A recent review of the North American psychiatric literature over the past 40 years concluded that potential social causes of psychosis, including schizophrenia, have been neglected in favor of the advancement of genetic and biological etiologies.  However, Kraeplinian conceptualizations of psychotic experiences as merely the symptoms of a disordered brain have been challenged by prominent academicians such as Richard Bentall and others who question the validity and utility of schizophrenia as a conceptual and diagnostic entity, and argue that psychotic experiences lie on a continuum with “normal” functioning and suggest that contemporary conceptualizations of “schizophrenia,” “bipolar disorder,” and associated complaints should take into account the role of adverse environmental factors.  Furthermore, in the last ten years there has been renewed interest and a growing body of literature examining the role of social and environmental factors in the etiology of psychosis and schizophrenia. Much of this research has specifically focused on the relationship between childhood trauma, psychosis, and schizophrenia.
A number of significant reviews of the literature examining the relationship between childhood trauma, psychosis and schizophrenia have been published in the last few years. ,,, A review by Read et al .  summarized research studies and examined other review papers addressing the relationship between childhood trauma, psychosis and schizophrenia. This review examined studies of psychiatric inpatients and outpatients where at least 50% were diagnosed with a psychotic condition. Studies that were included were required to have used interview protocols or questionnaire measures that specified examples of abusive acts to determine abuse, therefore chart reviews were excluded. The review produced weighted averages from 51 studies and reported that the majority of female patients (69%) reported either childhood sexual abuse (CSA) (48%) or childhood physical abuse (CPA) (48%). The majority of male patients (59%) reported either CSA (28%) or CPA (50%). The authors of this review point out that these rates are likely to be underestimates as child abuse is generally under-reported  especially by people who are inpatients , and men in particular.  The bulk of the evidence considered in this review, however, was from studies using cross-sectional designs or uncontrolled group comparisons, which the authors concede can give us useful estimates of the prevalence of childhood trauma in clinical populations, but tell us little about whether the relationship between childhood trauma and psychosis is causal. Consequently, Read and colleagues also examined data from four large-scale studies with more sophisticated methodologies which represent a more robust test of the hypothesis that childhood trauma plays a causal role in psychosis. (read much more here)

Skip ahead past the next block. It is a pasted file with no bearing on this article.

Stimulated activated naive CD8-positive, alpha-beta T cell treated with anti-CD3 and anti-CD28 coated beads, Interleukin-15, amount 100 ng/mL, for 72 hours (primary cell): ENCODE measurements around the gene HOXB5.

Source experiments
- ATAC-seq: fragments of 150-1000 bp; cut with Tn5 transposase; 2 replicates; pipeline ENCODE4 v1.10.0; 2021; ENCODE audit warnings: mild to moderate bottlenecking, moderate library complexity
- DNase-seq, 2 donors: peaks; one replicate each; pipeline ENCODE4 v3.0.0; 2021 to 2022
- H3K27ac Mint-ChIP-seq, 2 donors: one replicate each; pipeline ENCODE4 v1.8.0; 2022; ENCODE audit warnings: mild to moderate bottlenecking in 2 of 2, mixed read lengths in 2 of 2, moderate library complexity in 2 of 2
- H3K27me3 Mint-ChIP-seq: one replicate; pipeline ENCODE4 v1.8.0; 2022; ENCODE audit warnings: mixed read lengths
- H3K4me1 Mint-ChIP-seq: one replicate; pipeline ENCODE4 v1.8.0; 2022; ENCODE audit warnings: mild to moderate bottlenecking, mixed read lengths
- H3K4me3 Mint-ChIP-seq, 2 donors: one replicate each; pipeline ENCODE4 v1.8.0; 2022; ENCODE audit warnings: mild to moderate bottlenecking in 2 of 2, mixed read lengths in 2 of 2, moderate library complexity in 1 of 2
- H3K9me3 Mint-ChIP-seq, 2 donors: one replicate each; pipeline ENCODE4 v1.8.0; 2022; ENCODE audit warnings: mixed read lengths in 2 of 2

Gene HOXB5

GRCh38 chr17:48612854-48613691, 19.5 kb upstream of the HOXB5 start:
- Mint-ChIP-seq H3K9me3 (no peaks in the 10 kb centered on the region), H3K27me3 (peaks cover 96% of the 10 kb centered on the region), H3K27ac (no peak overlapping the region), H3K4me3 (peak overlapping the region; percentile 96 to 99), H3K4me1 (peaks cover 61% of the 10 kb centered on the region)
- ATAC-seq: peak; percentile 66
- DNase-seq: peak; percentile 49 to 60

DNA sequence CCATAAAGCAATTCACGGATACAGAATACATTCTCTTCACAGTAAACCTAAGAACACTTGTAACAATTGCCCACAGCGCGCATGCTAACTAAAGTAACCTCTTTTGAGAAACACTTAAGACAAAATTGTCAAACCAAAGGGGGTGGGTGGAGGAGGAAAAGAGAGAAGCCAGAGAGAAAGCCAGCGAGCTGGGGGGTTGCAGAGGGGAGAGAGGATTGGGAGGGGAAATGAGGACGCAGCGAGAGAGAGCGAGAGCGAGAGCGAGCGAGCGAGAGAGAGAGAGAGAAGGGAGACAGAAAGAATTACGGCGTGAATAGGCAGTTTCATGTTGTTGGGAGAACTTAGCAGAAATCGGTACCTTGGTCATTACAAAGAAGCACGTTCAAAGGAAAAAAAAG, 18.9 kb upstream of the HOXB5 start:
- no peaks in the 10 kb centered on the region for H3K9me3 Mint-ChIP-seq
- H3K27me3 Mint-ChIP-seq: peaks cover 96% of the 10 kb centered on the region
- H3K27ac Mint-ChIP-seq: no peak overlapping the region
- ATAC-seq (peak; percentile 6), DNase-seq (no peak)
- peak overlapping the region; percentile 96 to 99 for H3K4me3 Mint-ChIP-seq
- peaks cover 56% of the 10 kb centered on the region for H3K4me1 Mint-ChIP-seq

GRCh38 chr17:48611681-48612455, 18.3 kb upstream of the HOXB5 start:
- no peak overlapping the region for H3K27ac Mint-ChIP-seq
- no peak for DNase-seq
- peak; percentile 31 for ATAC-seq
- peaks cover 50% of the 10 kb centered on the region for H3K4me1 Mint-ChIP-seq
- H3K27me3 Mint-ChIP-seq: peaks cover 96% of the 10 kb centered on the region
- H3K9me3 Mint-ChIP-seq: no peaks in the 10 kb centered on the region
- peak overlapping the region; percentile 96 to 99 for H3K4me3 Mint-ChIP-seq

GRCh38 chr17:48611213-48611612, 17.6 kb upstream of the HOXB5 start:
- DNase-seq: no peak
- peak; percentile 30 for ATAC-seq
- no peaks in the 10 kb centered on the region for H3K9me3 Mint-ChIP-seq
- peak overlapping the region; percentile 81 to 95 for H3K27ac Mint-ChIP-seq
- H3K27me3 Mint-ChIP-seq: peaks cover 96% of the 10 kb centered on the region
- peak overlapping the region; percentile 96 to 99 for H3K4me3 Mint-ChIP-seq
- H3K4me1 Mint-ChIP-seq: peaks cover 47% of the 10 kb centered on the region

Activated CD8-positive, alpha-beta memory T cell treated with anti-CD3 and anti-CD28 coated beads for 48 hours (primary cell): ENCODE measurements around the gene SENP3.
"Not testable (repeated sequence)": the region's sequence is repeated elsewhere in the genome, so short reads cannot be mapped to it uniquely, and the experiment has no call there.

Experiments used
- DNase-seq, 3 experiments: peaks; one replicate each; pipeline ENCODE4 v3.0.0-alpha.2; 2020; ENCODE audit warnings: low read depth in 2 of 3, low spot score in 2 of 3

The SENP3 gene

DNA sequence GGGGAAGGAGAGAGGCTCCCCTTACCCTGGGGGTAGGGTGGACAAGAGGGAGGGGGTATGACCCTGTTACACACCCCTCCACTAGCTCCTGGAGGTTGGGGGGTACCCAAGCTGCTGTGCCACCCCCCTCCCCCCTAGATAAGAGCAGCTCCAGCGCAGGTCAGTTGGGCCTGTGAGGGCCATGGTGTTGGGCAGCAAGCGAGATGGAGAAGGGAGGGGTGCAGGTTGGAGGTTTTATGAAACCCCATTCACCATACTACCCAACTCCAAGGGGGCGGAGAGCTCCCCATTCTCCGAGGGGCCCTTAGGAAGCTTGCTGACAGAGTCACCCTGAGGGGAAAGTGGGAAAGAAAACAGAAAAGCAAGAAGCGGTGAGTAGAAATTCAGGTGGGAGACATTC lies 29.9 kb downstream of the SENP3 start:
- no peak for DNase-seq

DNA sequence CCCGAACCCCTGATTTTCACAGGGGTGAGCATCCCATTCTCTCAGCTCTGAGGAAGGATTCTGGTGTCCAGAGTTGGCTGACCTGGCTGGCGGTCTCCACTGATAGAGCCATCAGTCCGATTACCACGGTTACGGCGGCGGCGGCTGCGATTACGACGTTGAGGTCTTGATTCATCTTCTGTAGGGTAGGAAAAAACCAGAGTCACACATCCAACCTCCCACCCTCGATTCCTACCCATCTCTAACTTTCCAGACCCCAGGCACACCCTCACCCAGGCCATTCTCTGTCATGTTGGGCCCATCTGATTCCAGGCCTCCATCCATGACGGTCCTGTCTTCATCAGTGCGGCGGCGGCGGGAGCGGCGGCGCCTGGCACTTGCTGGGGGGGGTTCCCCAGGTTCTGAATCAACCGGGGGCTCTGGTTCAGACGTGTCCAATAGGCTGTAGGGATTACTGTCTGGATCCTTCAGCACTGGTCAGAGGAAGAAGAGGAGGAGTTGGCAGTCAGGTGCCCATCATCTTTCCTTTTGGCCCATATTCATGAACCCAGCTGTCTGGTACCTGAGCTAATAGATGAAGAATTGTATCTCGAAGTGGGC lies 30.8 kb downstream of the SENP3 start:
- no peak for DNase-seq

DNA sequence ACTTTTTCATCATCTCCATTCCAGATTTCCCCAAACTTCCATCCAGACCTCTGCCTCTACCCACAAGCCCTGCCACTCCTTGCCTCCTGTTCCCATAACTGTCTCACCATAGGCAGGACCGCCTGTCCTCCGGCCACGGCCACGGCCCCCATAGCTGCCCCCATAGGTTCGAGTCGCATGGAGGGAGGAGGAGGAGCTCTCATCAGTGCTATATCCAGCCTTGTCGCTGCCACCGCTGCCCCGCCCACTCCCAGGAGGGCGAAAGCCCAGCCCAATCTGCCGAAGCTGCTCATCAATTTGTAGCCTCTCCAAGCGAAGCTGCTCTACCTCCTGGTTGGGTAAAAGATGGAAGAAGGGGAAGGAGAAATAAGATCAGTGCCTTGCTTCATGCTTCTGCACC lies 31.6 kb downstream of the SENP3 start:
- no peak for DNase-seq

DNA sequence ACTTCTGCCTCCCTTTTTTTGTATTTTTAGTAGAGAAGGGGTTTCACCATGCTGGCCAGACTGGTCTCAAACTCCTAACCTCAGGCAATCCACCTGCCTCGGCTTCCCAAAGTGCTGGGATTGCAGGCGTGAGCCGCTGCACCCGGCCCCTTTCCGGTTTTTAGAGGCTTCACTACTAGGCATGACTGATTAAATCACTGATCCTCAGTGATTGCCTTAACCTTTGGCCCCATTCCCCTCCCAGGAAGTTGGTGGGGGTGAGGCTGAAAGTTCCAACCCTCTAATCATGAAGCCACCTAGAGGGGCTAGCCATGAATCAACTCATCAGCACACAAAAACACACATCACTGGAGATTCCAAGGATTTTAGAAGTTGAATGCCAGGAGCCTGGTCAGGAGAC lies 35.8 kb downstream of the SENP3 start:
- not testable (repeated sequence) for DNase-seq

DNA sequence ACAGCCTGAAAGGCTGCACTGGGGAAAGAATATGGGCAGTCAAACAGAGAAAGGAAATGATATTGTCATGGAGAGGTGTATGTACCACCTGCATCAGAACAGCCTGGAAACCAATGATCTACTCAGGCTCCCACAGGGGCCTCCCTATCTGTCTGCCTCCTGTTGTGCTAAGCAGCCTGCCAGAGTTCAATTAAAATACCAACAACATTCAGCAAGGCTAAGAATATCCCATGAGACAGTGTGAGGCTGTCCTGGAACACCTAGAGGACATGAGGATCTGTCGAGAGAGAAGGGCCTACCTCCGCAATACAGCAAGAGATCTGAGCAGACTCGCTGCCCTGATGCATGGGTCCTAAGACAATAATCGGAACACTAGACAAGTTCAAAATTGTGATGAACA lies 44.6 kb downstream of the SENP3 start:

Definitely an article to keep handy for those who want academic studies that support an alternative view to the biomedical model.